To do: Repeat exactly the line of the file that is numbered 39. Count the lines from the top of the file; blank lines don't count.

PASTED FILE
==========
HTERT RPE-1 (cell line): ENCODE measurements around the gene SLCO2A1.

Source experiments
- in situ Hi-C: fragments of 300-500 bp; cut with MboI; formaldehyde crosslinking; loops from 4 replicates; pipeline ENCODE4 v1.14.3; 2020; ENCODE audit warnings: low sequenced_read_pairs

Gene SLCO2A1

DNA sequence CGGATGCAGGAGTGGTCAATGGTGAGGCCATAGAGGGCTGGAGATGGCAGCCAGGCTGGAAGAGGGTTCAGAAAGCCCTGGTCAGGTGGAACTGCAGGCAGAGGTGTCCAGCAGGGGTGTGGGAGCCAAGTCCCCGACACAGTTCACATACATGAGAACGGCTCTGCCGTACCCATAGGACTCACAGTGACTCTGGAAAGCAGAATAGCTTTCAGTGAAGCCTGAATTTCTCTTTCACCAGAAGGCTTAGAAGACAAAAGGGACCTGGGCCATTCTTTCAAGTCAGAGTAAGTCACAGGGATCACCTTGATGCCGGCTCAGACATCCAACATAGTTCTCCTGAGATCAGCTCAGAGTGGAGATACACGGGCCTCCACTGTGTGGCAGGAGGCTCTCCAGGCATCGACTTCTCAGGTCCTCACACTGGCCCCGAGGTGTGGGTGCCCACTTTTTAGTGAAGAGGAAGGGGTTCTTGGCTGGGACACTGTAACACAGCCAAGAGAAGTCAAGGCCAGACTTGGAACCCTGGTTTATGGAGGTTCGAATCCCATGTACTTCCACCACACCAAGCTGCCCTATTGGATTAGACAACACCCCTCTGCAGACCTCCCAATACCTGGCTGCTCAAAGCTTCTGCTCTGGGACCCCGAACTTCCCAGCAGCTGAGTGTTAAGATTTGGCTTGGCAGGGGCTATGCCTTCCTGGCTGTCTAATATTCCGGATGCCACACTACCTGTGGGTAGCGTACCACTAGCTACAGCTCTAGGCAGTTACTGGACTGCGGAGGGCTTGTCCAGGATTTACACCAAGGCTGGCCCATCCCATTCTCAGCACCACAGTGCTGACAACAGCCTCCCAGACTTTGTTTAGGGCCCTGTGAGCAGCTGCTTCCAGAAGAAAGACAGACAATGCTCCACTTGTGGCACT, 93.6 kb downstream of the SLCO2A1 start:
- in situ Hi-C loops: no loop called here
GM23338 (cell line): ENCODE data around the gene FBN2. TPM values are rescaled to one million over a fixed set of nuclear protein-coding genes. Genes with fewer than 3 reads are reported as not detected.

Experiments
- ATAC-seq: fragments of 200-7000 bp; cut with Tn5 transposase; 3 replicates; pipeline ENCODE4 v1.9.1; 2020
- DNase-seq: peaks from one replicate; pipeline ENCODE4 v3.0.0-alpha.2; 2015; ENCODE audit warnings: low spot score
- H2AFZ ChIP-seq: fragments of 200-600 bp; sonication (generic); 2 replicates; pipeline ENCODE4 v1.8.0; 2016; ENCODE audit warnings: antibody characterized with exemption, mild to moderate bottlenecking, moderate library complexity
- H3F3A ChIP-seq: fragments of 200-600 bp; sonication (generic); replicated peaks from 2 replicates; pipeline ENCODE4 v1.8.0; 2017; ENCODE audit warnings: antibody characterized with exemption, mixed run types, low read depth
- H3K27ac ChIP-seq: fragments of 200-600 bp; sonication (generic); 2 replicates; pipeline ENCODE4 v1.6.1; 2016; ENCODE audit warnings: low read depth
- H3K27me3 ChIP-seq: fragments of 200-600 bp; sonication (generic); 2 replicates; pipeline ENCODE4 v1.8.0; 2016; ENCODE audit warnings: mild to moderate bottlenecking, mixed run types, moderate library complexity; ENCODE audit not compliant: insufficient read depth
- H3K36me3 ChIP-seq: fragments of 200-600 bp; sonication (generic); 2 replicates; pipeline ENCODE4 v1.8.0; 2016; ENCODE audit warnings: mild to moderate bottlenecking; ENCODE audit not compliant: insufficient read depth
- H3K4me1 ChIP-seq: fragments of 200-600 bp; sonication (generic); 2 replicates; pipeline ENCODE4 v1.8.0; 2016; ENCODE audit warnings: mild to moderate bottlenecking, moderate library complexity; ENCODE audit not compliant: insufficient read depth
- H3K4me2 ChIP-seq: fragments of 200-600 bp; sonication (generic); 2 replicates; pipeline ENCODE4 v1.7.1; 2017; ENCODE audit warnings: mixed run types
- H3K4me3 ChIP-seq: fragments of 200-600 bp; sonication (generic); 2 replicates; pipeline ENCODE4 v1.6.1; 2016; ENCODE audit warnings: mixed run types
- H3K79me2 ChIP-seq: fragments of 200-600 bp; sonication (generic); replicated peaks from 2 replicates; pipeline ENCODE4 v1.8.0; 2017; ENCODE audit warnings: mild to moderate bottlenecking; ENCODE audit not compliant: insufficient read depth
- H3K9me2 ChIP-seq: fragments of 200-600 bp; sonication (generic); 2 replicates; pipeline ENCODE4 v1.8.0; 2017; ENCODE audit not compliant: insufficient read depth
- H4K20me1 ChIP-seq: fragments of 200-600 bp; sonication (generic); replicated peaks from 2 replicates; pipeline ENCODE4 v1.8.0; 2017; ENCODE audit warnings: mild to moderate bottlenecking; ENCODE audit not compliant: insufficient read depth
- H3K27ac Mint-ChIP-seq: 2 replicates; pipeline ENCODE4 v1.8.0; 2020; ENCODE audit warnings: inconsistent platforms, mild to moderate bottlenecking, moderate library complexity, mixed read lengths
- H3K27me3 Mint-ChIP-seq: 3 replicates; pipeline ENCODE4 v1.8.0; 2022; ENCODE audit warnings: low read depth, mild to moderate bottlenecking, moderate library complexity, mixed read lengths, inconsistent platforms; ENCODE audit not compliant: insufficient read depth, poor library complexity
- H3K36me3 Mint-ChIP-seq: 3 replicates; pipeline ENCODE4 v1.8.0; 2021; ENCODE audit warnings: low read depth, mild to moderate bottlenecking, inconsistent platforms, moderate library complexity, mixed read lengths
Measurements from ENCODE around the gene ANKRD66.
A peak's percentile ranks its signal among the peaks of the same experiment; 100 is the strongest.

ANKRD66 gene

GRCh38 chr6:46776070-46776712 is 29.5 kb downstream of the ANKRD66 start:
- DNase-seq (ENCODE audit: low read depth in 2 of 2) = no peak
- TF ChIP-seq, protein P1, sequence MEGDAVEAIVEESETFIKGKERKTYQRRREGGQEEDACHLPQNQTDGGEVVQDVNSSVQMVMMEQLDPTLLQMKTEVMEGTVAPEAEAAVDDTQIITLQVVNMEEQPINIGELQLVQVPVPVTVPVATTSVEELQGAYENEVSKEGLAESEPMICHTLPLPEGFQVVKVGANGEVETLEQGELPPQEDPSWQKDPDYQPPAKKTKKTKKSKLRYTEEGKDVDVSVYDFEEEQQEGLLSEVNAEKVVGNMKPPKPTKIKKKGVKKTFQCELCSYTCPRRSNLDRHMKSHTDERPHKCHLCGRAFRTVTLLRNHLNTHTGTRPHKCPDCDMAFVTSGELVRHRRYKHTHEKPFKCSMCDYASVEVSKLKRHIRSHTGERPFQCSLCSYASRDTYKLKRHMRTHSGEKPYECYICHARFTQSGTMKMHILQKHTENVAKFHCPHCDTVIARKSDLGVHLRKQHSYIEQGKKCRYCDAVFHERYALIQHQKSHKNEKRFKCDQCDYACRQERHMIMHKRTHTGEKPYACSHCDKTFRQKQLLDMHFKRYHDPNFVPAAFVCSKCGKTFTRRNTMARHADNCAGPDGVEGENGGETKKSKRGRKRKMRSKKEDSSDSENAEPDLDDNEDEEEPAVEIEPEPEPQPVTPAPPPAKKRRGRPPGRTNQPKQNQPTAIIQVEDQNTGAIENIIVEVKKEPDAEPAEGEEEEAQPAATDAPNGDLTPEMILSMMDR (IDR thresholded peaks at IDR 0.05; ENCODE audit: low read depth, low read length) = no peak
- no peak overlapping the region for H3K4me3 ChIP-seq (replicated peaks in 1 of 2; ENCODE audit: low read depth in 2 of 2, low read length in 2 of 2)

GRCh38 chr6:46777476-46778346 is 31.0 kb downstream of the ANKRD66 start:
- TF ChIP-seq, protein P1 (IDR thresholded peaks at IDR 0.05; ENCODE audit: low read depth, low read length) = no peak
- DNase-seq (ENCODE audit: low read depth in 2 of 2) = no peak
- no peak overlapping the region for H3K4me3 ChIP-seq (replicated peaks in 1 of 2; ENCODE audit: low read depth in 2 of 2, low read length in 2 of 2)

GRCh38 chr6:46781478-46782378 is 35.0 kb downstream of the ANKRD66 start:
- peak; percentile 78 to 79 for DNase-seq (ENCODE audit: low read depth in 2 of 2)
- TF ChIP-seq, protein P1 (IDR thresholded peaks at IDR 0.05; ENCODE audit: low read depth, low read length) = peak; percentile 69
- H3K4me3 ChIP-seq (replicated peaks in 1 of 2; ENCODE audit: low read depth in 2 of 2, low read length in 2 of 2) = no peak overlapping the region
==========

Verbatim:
- H3K4me3 ChIP-seq (replicated peaks in 1 of 2; ENCODE audit: low read depth in 2 of 2, low read length in 2 of 2) = no peak overlapping the region